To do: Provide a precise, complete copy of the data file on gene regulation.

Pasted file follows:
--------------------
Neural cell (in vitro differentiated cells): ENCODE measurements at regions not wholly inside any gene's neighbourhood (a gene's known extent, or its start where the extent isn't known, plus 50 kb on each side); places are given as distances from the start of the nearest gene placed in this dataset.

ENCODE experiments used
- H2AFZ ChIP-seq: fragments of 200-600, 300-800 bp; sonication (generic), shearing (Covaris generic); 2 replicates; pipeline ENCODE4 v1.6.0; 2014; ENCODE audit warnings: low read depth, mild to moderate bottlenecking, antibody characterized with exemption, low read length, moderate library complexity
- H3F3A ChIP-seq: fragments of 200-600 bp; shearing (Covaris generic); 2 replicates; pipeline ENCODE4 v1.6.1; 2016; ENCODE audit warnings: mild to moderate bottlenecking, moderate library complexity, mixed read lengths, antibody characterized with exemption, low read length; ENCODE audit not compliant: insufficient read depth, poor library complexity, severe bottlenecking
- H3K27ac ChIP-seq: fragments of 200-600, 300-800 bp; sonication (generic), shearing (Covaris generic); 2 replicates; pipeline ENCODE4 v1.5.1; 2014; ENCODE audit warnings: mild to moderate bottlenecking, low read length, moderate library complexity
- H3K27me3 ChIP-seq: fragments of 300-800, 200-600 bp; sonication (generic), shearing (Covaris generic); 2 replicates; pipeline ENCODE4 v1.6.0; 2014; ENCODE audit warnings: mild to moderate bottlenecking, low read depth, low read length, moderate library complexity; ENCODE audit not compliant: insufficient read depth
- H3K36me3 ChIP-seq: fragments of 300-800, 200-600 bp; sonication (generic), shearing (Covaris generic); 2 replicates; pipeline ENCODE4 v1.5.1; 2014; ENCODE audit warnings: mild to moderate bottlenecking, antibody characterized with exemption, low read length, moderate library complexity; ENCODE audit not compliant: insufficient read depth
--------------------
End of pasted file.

Neural cell (in vitro differentiated cells): ENCODE measurements at regions not wholly inside any gene's neighbourhood (a gene's known extent, or its start where the extent isn't known, plus 50 kb on each side); places are given as distances from the start of the nearest gene placed in this dataset.

ENCODE experiments used
- H2AFZ ChIP-seq: fragments of 200-600, 300-800 bp; sonication (generic), shearing (Covaris generic); 2 replicates; pipeline ENCODE4 v1.6.0; 2014; ENCODE audit warnings: low read depth, mild to moderate bottlenecking, antibody characterized with exemption, low read length, moderate library complexity
- H3F3A ChIP-seq: fragments of 200-600 bp; shearing (Covaris generic); 2 replicates; pipeline ENCODE4 v1.6.1; 2016; ENCODE audit warnings: mild to moderate bottlenecking, moderate library complexity, mixed read lengths, antibody characterized with exemption, low read length; ENCODE audit not compliant: insufficient read depth, poor library complexity, severe bottlenecking
- H3K27ac ChIP-seq: fragments of 200-600, 300-800 bp; sonication (generic), shearing (Covaris generic); 2 replicates; pipeline ENCODE4 v1.5.1; 2014; ENCODE audit warnings: mild to moderate bottlenecking, low read length, moderate library complexity
- H3K27me3 ChIP-seq: fragments of 300-800, 200-600 bp; sonication (generic), shearing (Covaris generic); 2 replicates; pipeline ENCODE4 v1.6.0; 2014; ENCODE audit warnings: mild to moderate bottlenecking, low read depth, low read length, moderate library complexity; ENCODE audit not compliant: insufficient read depth
- H3K36me3 ChIP-seq: fragments of 300-800, 200-600 bp; sonication (generic), shearing (Covaris generic); 2 replicates; pipeline ENCODE4 v1.5.1; 2014; ENCODE audit warnings: mild to moderate bottlenecking, antibody characterized with exemption, low read length, moderate library complexity; ENCODE audit not compliant: insufficient read depth